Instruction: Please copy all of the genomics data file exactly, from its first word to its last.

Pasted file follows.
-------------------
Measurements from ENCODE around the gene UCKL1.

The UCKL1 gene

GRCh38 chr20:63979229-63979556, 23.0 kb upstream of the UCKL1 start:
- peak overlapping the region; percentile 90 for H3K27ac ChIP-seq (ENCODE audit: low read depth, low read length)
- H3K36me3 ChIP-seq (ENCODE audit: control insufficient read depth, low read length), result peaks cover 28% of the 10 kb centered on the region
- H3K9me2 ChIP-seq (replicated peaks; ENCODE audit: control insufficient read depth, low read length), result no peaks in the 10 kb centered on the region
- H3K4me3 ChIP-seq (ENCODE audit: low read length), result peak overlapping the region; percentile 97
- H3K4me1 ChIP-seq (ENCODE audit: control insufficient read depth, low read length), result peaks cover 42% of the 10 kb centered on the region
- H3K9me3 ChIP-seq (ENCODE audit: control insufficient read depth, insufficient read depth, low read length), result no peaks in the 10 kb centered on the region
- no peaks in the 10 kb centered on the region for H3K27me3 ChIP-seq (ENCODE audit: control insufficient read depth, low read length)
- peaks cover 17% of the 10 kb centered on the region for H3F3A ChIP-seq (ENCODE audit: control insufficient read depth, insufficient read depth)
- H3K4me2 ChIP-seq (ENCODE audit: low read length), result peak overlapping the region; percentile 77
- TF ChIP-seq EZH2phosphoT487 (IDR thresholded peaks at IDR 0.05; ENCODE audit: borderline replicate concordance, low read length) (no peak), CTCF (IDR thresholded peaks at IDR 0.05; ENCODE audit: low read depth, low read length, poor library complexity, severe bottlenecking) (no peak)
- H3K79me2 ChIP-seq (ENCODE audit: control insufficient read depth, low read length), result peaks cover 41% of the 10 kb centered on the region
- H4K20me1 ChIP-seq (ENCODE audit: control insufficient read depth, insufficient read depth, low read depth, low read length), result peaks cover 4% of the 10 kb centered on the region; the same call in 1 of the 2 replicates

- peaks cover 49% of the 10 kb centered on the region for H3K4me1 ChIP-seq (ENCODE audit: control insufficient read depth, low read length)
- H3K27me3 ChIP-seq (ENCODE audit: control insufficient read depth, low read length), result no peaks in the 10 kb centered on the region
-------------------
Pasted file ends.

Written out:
Measurements from ENCODE around the gene UCKL1.

The UCKL1 gene

GRCh38 chr20:63979229-63979556, 23.0 kb upstream of the UCKL1 start:
- peak overlapping the region; percentile 90 for H3K27ac ChIP-seq (ENCODE audit: low read depth, low read length)
- H3K36me3 ChIP-seq (ENCODE audit: control insufficient read depth, low read length), result peaks cover 28% of the 10 kb centered on the region
- H3K9me2 ChIP-seq (replicated peaks; ENCODE audit: control insufficient read depth, low read length), result no peaks in the 10 kb centered on the region
- H3K4me3 ChIP-seq (ENCODE audit: low read length), result peak overlapping the region; percentile 97
- H3K4me1 ChIP-seq (ENCODE audit: control insufficient read depth, low read length), result peaks cover 42% of the 10 kb centered on the region
- H3K9me3 ChIP-seq (ENCODE audit: control insufficient read depth, insufficient read depth, low read length), result no peaks in the 10 kb centered on the region
- no peaks in the 10 kb centered on the region for H3K27me3 ChIP-seq (ENCODE audit: control insufficient read depth, low read length)
- peaks cover 17% of the 10 kb centered on the region for H3F3A ChIP-seq (ENCODE audit: control insufficient read depth, insufficient read depth)
- H3K4me2 ChIP-seq (ENCODE audit: low read length), result peak overlapping the region; percentile 77
- TF ChIP-seq EZH2phosphoT487 (IDR thresholded peaks at IDR 0.05; ENCODE audit: borderline replicate concordance, low read length) (no peak), CTCF (IDR thresholded peaks at IDR 0.05; ENCODE audit: low read depth, low read length, poor library complexity, severe bottlenecking) (no peak)
- H3K79me2 ChIP-seq (ENCODE audit: control insufficient read depth, low read length), result peaks cover 41% of the 10 kb centered on the region
- H4K20me1 ChIP-seq (ENCODE audit: control insufficient read depth, insufficient read depth, low read depth, low read length), result peaks cover 4% of the 10 kb centered on the region; the same call in 1 of the 2 replicates

- peaks cover 49% of the 10 kb centered on the region for H3K4me1 ChIP-seq (ENCODE audit: control insufficient read depth, low read length)
- H3K27me3 ChIP-seq (ENCODE audit: control insufficient read depth, low read length), result no peaks in the 10 kb centered on the region